11
Oct

Five points: Mexico vs. Panama

Previous failures have forced Mexico in a must-win position against Panama tonight. El Tri cannot afford a fifth consecutive match without a victory at Estadio Azteca. Anything less than the full complement of points against the Canaleros will place Mexico in the unenviable position of requiring help from the United States in Panama City on Tuesday to secure a place in a World Cup playoff against New Zealand next month. image

Victor Manuel Vucetich addresses the media. (Photo: Miguel Tovar/Getty Images)

In order to avoid that awkward situation and maintain control of its own destiny, Mexico must absorb the crippling pressure and produce its best home performance of the Hexagonal to dispatch a canny and motivated Panamanian outfit. Mexico coach Victor Manuel Vucetich will hope these five factors spur Mexico to the display required to grab hold of its World Cup hopes.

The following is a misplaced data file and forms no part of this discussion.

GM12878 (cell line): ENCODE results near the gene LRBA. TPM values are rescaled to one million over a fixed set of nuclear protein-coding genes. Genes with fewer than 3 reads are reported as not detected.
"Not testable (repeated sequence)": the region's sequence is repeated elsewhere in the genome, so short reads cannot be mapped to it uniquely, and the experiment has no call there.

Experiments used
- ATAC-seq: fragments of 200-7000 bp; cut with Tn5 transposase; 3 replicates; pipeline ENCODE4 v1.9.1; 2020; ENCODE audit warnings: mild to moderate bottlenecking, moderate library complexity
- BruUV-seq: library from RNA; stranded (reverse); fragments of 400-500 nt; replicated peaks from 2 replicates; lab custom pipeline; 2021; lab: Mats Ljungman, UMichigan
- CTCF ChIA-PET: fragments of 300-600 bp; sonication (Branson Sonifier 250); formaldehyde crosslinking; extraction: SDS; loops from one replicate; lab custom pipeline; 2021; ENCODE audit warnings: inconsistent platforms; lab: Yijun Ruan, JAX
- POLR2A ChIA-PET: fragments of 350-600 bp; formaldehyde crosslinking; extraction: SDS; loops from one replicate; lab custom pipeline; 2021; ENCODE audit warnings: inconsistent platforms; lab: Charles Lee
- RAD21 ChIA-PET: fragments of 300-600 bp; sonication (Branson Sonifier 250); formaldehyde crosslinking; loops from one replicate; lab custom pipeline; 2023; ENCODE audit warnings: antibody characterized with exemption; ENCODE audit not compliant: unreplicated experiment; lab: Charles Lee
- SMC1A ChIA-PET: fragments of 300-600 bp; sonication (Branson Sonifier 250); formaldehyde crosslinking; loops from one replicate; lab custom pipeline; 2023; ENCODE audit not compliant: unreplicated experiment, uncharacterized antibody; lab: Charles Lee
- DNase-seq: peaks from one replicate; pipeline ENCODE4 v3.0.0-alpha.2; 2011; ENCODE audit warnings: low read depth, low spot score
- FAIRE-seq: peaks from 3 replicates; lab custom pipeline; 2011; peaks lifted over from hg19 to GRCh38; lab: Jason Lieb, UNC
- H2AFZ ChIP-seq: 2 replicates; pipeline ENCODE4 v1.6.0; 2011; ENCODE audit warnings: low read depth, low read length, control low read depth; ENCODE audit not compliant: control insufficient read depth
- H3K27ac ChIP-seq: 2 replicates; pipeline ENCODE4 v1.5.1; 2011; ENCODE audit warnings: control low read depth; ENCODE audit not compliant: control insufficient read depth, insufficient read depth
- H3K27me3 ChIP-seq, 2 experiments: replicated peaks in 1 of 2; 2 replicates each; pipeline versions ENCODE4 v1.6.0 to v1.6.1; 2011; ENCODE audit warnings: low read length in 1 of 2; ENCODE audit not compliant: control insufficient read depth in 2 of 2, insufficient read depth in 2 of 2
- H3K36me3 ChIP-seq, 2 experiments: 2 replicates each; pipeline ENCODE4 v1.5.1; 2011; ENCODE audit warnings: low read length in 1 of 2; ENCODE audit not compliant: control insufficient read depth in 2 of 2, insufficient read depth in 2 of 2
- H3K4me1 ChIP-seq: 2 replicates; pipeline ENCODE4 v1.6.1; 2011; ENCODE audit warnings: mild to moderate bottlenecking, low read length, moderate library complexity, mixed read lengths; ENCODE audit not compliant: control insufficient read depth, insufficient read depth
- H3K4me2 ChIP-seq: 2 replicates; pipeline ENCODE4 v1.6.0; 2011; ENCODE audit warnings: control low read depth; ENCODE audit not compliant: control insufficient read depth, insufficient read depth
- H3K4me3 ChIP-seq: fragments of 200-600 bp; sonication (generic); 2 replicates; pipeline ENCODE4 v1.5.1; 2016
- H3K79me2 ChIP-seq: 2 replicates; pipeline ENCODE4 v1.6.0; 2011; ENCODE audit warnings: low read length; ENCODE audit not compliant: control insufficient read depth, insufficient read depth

1. Establish a solid foundation: The recent struggles to score at Estadio Azteca will encourage Mexico to push additional numbers into the attacking half in a bid to rectify the concern. It cannot do so without a coherent plan to adjust its defensive shape accordingly. Vucetich said on Thursday he wants his side to play aggressively without losing the necessary balance in the back. He will likely aid the process by plumping for a 4-4-2 formation to match Julio Dely Valdes’ preferred tactical setup and provide some of the required solidity. The rest will come down to how the players adhere to the instructions set forth and remember the potential pain created by pursuing the game too ardently.